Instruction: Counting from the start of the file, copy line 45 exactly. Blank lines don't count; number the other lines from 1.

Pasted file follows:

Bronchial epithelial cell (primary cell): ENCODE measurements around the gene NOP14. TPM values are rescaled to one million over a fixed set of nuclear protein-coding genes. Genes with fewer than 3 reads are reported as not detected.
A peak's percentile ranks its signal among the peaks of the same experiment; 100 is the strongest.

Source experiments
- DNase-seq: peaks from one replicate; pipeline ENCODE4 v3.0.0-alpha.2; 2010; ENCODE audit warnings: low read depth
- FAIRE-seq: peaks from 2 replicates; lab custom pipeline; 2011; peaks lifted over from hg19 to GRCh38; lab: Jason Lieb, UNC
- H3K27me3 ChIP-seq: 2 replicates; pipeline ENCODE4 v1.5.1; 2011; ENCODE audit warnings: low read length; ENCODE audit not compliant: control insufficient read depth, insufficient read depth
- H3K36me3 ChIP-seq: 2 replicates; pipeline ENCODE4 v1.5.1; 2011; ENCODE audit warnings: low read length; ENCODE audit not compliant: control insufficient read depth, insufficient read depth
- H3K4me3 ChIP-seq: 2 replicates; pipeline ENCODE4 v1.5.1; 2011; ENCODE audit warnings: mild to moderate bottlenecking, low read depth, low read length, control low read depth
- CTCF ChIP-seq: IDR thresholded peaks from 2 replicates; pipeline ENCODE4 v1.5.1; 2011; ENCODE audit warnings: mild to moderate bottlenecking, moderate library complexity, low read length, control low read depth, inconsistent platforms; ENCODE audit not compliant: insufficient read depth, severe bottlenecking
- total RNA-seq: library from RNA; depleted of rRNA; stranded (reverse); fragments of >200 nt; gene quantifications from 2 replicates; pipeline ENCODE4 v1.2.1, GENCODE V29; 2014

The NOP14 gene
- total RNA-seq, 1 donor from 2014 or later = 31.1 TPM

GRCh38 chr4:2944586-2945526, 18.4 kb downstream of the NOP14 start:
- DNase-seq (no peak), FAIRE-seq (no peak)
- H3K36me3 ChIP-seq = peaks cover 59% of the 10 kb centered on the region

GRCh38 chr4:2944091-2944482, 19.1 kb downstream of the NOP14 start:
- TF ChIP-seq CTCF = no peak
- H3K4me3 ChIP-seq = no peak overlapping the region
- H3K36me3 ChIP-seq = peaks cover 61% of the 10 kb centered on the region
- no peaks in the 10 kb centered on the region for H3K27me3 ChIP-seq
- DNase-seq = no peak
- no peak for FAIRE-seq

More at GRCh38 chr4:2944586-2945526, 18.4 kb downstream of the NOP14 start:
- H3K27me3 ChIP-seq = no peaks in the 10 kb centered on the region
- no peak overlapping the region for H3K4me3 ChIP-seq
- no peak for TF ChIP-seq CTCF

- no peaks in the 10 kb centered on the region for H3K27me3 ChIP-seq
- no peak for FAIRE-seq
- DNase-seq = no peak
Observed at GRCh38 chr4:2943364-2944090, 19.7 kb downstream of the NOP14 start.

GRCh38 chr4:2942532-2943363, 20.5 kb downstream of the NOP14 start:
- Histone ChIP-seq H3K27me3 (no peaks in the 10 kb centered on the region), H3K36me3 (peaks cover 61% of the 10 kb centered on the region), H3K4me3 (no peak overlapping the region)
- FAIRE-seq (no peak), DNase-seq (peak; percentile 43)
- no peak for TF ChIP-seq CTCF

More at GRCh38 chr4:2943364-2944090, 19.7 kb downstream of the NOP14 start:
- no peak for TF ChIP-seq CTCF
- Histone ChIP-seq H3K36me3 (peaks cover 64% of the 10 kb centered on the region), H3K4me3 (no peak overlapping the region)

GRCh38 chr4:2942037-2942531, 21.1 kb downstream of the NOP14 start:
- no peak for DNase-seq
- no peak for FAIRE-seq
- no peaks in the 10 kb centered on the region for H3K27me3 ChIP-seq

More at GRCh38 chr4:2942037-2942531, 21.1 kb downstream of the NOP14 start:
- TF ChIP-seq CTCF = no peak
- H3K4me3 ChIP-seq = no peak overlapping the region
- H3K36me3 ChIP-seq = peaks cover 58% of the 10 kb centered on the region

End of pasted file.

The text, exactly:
- H3K36me3 ChIP-seq = peaks cover 58% of the 10 kb centered on the region